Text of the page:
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HERE, HOME, HOPE by Kaira Rouda

A Conversation with Kaira Rouda



Though I have not (yet) met Kaira face-to-face, we’ve spent much time online and on the telephone sharing ideas and thoughts on her nonfiction book, REAL YOU INCORPORATED, and encouraging women to find our gifts and talents and share with the world…Now, I feel fortunate to be able to offer a space for Kaira to talk about her first novel, HERE, HOME, HOPE. It has been a dream for Kaira to get her novels published and I’m so excited that the opportunity has come to fruition and this new chapter has begun for her. Kaira is a gifted writer with an unstoppable entrepreneurial spirit, and simply a beautiful individual, inside and out. HERE, HOME, HOPE is an evident expression of her essence and is an inspiring, and entertaining, read. I recommend it, and Kaira, highly and wish her all and ONLY the Best.

Carrie:  What inspired you to write HERE, HOME, HOPE?
The inspiration for HERE, HOME, HOPE wasn’t one particular instance, it’s more of a continuation of the stories found in all of my novels. This is the first to be published, but hopefully, one of many. My novels have the same underlying theme: Women who have seemingly perfect lives, and what happens behind closed doors or when they are pushed to the breaking point. HERE, HOME, HOPE was influenced by the economy, specifically the complete and utter collapse of the housing market and its ramifications even throughout up-scale suburban communities, like the fictitious Grandville of the book.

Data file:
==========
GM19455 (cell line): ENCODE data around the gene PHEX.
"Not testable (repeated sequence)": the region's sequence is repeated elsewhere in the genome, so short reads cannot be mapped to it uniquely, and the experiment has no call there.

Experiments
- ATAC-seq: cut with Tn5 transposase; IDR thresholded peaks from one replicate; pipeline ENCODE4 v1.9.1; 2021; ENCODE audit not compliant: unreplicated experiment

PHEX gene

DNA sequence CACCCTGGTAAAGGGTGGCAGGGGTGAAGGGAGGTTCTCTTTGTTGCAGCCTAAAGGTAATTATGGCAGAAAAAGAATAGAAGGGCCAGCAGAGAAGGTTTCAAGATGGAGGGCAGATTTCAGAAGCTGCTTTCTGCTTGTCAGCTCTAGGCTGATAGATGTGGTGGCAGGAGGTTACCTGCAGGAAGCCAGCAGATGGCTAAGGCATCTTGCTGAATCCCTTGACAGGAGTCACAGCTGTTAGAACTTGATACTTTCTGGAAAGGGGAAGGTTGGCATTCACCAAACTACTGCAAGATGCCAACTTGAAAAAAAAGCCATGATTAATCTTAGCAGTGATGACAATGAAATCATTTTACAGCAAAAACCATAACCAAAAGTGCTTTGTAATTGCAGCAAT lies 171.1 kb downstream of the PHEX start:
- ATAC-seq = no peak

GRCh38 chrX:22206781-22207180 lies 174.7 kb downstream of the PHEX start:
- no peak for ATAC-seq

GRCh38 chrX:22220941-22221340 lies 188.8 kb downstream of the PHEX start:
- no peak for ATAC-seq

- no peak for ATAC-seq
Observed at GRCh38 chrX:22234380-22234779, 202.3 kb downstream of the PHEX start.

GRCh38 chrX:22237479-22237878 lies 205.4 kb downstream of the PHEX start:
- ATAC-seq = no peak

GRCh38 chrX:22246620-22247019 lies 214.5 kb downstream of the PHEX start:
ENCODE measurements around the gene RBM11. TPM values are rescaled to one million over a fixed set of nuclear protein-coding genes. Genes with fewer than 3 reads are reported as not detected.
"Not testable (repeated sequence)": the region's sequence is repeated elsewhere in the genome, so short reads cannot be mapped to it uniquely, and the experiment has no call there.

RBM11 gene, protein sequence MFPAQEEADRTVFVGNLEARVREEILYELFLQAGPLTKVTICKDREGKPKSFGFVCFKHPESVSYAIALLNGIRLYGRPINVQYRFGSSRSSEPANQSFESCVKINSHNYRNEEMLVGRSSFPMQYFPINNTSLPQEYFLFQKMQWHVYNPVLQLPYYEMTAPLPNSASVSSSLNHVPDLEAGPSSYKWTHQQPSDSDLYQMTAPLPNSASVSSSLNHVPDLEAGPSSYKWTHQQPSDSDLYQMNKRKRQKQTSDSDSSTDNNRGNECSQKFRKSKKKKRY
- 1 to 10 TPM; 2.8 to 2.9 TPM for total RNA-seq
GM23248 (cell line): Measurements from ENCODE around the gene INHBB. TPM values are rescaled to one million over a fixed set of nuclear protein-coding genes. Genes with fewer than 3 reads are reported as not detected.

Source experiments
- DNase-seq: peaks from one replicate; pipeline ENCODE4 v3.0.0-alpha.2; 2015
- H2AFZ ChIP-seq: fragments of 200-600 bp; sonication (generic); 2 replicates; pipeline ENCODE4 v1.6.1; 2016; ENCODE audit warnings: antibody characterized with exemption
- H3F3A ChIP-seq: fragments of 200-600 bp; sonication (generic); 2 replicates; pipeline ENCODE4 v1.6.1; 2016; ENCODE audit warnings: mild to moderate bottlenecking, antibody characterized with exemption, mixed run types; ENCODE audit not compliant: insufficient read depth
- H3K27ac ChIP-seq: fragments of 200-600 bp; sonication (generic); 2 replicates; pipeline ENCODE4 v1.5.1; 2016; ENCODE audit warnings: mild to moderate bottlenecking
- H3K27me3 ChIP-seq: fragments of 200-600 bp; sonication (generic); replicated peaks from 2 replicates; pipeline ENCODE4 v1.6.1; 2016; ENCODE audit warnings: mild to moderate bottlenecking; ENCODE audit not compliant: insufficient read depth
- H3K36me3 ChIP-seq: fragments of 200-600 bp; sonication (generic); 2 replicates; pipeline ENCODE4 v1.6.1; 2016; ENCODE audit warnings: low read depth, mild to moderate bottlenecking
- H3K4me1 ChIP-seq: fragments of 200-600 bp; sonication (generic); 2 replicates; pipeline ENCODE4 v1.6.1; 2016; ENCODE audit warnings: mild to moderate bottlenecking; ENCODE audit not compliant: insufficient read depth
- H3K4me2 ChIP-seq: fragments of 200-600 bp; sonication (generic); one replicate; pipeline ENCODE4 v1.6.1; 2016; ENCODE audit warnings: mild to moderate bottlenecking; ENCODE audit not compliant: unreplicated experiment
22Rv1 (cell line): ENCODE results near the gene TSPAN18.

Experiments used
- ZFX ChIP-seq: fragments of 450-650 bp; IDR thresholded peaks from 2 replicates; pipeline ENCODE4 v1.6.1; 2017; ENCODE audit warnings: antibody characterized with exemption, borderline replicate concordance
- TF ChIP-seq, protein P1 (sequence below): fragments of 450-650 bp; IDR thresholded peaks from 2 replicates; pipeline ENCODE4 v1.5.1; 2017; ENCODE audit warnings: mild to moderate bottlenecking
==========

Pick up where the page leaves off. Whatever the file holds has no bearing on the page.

Carrie:  In general, how does an idea for a book come to you ~ does it perk slowly in your mind or does it come in a flash?
My story ideas run around in my mind for quite some time before I start writing. Often, I have several different stories pulsing through and that gets to be confusing. But it’s fun.

Carrie:  Give us an idea of the plot of HERE, HOME, HOPE without giving too much away.
Kelly Mills Johnson is restless. An appetite for more forces her to take stock of her middling middle-American existence and her neighbors’ seemingly perfect lives. Her marriage to a